As R' Yoni Grossman says, at Sinai we accepted the Torah willingly - out of love of God. Love is an extremely important aspect of our relationship with God, but so is fear of God. This equally important second face does not play a major part in Mishpatim, presumably because it was not what motivated us at that point. But it is the main aspect here. If fear of God had only been presented in connection with the Mishkan, earlier in Sefer Vayikra, we might mistakenly think that fear of God is only relevant in certain ritual contexts. In fact though, it is necessary in every aspect of our religious life. Thus the commitment of parshat Mishpatim and Mount Sinai is essentially "repeated" here, this time with fear not love as motivation.
Now, finally, let us return to the story of the blasphemer, which precedes these laws. On one level this is simply a story of sin and punishment - the exact details do not matter - which parallels the blessings and curses which follow two chapters later. The knowledge that death sentences are actually carried out is a deterrent against performing capital sins.
On another level, this particular story is thematically connected to the Mount Sinai experience and especially to parshat Mishpatim. It is the first story of a judicial death penalty in the Torah, in contrast to the many previous stories in which people are killed miraculously or without due process. It thus represents the institution of the judicial system which is implied by many of the laws in Mishpatim. The unusual digression in God's declaration of punishments is even more suggestive. After the punishment for blasphemy (the only immediately relevant law), God specifies several other punishments. Murder is punished by death, killing an animal is punished monetarily, and injury to a person is punished "eye for eye, tooth for tooth". These laws are virtually word-for-word the same as their parallels in Mishpatim. The overall impression is that in this story, the laws from Sinai are being implemented for the first time.
And in summary...
It is worth noting that there are exactly three sections in Sefer Vayikra. It is even more interesting to note the progression of the sections: first a section directly related to the Temple service; then a section establishing boundaries, related to the Temple but also relevant outside it; then a section with no connection to the Temple, designed simply to impress fear of God upon us and reconnect to the Mount Sinai experience.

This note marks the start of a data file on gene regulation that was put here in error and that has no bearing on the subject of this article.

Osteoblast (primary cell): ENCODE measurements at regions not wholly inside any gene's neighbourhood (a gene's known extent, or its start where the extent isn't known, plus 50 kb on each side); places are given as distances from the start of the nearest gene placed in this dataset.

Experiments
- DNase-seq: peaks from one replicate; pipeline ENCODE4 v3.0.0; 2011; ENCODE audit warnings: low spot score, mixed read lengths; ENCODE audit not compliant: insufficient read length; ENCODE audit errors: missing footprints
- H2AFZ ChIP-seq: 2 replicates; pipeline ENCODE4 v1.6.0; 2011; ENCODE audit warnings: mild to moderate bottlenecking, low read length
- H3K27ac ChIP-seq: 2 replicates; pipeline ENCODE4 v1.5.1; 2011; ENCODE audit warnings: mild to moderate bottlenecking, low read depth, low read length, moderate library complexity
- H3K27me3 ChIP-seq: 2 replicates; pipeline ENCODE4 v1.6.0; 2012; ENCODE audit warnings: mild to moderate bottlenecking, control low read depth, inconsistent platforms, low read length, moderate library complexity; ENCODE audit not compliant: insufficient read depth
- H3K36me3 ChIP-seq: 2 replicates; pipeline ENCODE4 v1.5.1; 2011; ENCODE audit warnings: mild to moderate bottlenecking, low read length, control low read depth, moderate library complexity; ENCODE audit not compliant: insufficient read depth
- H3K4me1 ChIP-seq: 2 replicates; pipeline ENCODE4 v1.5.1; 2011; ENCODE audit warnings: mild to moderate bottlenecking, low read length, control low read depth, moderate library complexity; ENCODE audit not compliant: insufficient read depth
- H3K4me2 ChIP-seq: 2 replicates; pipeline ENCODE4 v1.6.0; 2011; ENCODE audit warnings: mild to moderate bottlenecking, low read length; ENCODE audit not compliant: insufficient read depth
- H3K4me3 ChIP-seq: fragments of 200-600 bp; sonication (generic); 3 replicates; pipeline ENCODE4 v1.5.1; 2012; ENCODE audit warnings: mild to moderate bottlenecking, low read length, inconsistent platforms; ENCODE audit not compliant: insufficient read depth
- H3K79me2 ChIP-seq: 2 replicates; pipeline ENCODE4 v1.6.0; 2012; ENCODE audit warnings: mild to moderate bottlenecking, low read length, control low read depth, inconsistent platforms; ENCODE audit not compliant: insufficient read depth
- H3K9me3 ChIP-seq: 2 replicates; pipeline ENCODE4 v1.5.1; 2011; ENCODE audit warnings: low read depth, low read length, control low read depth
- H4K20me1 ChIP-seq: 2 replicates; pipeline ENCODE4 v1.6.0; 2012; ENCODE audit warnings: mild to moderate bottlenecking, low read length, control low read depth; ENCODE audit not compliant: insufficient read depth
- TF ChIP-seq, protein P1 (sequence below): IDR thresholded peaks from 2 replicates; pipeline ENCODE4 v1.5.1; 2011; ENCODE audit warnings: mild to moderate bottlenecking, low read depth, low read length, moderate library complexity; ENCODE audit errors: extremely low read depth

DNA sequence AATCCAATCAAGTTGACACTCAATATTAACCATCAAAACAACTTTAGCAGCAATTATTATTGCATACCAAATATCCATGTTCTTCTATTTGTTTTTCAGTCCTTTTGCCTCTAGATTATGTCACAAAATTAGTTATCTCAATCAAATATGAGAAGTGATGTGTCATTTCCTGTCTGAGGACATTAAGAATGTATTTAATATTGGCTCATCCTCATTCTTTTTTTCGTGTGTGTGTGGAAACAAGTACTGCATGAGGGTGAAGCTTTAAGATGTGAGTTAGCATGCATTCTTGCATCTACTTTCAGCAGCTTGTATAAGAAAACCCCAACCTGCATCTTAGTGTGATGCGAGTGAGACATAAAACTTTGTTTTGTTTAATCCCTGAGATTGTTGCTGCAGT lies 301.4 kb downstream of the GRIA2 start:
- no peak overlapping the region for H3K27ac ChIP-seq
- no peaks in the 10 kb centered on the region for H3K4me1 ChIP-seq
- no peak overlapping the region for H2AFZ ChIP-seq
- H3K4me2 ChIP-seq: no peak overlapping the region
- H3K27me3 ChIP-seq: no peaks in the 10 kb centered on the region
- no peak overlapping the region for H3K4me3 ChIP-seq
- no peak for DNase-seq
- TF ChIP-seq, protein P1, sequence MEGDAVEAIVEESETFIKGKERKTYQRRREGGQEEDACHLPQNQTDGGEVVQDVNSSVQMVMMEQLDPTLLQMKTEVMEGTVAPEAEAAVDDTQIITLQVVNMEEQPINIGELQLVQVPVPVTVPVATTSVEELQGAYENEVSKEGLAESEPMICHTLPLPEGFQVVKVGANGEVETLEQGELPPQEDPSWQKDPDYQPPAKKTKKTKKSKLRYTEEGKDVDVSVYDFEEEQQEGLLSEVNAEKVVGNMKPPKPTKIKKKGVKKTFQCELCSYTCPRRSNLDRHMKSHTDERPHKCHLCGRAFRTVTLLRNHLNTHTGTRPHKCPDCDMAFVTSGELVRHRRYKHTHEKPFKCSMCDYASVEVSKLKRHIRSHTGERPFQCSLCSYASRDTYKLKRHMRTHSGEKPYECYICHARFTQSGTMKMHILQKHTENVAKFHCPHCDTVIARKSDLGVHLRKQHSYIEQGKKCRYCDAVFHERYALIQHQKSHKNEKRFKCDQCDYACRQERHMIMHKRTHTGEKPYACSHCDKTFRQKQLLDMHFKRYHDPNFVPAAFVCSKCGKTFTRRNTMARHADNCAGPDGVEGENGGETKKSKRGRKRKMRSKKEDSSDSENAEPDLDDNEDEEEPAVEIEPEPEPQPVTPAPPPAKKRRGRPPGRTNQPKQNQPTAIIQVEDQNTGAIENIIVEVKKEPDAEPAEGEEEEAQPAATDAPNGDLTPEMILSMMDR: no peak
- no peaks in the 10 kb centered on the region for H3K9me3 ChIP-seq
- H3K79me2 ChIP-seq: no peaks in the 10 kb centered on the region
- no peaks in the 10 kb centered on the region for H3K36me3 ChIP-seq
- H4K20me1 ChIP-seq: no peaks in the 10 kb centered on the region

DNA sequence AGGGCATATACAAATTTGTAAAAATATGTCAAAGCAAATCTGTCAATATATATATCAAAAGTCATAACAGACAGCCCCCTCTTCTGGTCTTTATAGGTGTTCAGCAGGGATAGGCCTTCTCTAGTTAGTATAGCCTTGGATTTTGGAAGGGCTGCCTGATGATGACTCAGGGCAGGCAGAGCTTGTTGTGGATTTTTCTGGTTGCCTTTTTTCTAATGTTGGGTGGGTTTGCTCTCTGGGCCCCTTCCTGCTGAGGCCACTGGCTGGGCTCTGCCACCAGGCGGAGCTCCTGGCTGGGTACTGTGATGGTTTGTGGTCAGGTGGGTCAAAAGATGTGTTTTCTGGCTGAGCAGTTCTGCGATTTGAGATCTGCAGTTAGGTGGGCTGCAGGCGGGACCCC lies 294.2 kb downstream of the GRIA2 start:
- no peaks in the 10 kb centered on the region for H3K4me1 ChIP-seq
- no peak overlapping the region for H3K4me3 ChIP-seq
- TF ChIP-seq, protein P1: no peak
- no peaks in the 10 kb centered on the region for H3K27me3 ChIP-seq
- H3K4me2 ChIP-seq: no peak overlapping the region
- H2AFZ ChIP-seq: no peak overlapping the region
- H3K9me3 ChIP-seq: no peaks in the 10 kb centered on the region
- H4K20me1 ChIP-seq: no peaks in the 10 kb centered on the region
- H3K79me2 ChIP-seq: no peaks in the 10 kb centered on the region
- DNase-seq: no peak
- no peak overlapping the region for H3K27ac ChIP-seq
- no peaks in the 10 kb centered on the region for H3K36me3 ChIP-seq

This progression has two striking thematic parallels. The first parallel is the division between the sectors of the Jewish people: kohanim, leviim, yisraelim. The second parallel is the three-tiered physical structure of the Temple itself. In both cases, as in the structure of Sefer Vayikra, there are "higher" and "lower" degrees of sanctification, and a third non-ritual level in which we must nevertheless behave strictly according to God's commands.
It seems that Sefer Vayikra is intentionally designed to suggest one or both of these parallels. Through observance of the various types of laws in Vayikra, we can form our entire society into a kind of Temple. Even today when some fraction of the laws are inapplicable, through the remaining laws we can nevertheless make our community into a vehicle for God's presence.
We also learn - as a general guide for religious life - that ritual laws must be coupled by ethical laws and vice versa, and both types of laws must be underpinned by fear of God.
Interestingly, Sefer Bamidbar seems to have exactly the same story-laws-story-laws pattern as Sefer Vayikra. The difference, of course, is that in Bamidbar the stories are much longer and dominate the book, while the laws are subordinate to them.
UPDATE: Kiddushin 33a mentions that Torat Kohanim, the midrash on Vayikra, is divided into "thirds". Perhaps this is the same as my three-part division? Doubtful, but still...